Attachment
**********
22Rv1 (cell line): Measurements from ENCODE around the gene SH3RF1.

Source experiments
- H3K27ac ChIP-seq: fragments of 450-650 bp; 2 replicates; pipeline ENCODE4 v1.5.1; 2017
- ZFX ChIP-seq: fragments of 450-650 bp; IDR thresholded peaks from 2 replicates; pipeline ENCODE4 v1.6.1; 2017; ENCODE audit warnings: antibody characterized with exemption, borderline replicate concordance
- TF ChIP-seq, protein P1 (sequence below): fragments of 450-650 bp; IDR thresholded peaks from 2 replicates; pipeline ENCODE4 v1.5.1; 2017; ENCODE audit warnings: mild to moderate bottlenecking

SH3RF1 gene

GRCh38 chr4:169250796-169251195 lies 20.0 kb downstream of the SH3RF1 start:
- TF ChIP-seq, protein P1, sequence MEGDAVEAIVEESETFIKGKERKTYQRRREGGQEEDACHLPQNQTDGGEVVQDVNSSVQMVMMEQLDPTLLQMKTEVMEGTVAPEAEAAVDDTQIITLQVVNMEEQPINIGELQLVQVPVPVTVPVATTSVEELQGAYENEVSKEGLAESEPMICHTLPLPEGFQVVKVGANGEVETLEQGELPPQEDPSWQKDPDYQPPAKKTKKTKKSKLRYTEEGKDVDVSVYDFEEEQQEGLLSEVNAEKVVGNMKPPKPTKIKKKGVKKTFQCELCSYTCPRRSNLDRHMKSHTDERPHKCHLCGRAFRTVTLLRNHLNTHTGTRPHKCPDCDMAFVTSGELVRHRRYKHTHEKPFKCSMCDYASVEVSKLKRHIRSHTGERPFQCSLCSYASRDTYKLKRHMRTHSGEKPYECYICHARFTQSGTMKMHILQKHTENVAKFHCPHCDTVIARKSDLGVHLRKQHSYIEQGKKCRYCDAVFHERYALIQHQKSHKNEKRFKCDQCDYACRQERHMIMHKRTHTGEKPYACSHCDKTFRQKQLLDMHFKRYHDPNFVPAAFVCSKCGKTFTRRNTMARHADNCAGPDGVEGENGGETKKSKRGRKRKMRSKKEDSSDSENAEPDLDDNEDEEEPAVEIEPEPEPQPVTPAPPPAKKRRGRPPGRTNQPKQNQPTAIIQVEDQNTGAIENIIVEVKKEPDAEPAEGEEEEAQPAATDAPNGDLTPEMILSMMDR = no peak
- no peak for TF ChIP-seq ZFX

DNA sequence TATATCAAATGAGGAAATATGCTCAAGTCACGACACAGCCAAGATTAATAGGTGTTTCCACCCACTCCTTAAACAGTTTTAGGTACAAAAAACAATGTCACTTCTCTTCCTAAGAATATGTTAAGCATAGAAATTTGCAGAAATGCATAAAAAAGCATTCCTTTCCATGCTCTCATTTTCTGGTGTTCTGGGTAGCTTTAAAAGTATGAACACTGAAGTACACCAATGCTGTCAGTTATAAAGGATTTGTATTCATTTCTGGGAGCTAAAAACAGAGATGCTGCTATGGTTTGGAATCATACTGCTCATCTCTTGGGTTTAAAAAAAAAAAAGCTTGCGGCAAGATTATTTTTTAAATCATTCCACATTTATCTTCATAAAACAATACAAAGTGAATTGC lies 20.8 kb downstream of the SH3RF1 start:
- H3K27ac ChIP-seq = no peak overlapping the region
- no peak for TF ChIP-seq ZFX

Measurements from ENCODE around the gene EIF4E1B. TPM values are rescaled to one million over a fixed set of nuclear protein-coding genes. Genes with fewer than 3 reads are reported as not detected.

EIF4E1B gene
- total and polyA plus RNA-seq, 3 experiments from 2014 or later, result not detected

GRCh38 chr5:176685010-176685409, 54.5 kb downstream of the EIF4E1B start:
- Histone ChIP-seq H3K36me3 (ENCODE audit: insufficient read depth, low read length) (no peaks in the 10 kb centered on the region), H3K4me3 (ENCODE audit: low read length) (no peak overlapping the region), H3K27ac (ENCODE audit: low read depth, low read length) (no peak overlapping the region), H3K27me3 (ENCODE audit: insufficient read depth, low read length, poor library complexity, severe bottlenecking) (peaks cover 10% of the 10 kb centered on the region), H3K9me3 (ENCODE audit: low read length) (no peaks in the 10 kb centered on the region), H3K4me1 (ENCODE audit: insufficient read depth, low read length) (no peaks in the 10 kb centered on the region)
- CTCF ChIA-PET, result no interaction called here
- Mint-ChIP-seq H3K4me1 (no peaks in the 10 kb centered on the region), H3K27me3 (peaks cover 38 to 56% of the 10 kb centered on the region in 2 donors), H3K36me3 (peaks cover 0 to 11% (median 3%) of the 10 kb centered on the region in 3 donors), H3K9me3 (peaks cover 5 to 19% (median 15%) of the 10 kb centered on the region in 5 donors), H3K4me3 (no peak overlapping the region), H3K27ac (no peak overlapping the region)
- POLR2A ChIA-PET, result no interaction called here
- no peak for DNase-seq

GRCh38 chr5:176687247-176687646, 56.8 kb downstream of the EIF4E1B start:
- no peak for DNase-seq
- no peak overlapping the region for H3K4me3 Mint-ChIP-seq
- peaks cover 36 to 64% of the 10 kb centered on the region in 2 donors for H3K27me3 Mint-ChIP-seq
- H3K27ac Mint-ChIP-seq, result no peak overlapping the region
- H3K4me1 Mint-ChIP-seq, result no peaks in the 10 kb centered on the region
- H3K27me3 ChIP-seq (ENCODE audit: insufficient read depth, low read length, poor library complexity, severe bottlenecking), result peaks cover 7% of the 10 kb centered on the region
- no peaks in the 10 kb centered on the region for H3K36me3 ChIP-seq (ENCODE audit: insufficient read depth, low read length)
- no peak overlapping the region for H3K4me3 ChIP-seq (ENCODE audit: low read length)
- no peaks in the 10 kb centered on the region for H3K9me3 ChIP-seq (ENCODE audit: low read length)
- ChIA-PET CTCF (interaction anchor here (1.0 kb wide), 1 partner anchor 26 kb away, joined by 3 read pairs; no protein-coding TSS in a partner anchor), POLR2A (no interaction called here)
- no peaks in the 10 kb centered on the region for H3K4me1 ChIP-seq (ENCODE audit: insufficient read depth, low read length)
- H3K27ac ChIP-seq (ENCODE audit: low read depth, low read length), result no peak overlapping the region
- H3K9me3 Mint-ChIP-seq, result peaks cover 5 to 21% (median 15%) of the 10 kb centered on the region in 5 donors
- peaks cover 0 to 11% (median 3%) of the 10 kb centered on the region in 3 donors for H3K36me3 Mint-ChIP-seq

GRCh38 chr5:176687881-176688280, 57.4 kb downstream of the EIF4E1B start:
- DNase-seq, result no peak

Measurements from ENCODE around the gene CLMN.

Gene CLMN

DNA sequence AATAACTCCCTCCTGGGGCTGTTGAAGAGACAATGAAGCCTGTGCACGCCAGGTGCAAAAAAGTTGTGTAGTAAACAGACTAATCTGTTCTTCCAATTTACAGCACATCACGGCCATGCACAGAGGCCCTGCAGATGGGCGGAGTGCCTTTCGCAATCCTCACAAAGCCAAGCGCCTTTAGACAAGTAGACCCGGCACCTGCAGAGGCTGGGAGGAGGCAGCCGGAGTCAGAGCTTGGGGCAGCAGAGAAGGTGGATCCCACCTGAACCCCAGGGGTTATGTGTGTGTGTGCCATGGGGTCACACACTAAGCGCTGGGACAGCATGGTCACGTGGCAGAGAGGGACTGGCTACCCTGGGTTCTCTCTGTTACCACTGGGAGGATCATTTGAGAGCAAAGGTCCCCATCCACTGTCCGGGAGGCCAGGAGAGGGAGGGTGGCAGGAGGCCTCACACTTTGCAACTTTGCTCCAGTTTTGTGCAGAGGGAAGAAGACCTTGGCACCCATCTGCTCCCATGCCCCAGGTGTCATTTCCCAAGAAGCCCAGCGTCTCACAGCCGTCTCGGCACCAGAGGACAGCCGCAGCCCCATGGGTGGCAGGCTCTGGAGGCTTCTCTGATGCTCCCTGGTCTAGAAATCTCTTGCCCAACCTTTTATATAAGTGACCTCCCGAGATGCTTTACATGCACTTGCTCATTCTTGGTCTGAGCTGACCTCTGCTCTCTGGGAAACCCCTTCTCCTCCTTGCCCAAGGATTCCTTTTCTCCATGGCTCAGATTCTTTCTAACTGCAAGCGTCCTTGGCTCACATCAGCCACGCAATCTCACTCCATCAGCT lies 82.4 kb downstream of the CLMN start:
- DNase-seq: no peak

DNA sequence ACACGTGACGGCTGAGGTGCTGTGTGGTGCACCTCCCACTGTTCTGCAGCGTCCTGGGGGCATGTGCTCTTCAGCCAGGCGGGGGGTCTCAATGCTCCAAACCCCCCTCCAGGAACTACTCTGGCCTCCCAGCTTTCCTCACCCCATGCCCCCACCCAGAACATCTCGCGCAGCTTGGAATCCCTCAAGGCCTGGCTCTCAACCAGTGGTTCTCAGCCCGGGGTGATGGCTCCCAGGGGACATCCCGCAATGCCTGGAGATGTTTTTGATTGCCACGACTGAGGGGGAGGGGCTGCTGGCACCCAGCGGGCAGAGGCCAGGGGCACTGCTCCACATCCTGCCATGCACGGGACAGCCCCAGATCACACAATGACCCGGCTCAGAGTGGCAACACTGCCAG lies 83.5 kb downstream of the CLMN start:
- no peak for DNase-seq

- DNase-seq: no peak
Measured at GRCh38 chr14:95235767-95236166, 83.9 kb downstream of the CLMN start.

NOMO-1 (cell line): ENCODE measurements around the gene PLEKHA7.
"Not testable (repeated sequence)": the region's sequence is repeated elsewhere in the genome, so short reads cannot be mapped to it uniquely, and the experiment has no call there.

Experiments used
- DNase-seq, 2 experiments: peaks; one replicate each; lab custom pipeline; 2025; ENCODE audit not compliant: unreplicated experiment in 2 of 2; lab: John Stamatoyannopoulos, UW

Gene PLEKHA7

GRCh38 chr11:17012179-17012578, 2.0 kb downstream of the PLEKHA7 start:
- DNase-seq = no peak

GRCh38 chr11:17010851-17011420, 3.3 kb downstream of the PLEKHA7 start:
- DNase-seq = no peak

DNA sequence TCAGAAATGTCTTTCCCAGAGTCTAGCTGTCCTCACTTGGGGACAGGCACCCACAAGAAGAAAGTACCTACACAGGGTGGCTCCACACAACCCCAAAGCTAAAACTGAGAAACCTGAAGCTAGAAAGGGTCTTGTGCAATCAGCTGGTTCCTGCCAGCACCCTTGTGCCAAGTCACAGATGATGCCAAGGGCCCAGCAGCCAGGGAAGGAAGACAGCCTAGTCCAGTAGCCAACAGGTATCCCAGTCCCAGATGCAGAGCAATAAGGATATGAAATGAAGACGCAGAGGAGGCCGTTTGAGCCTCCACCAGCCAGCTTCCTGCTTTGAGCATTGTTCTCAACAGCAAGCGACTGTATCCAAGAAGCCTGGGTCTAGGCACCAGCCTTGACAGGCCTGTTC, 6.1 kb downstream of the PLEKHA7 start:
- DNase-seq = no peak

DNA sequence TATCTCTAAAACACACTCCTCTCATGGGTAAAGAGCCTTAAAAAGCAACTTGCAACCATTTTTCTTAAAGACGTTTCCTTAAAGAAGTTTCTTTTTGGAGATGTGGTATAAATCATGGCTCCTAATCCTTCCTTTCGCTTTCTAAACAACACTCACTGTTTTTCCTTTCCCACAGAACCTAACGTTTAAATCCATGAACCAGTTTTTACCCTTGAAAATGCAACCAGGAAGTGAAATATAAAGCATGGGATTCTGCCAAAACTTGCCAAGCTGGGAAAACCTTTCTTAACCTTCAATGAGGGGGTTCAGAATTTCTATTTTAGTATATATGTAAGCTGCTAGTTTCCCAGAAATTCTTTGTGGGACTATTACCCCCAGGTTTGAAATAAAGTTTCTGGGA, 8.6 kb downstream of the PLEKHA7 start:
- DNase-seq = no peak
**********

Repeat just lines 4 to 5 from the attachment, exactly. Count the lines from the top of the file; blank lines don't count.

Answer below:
- ZFX ChIP-seq: fragments of 450-650 bp; IDR thresholded peaks from 2 replicates; pipeline ENCODE4 v1.6.1; 2017; ENCODE audit warnings: antibody characterized with exemption, borderline replicate concordance
- TF ChIP-seq, protein P1 (sequence below): fragments of 450-650 bp; IDR thresholded peaks from 2 replicates; pipeline ENCODE4 v1.5.1; 2017; ENCODE audit warnings: mild to moderate bottlenecking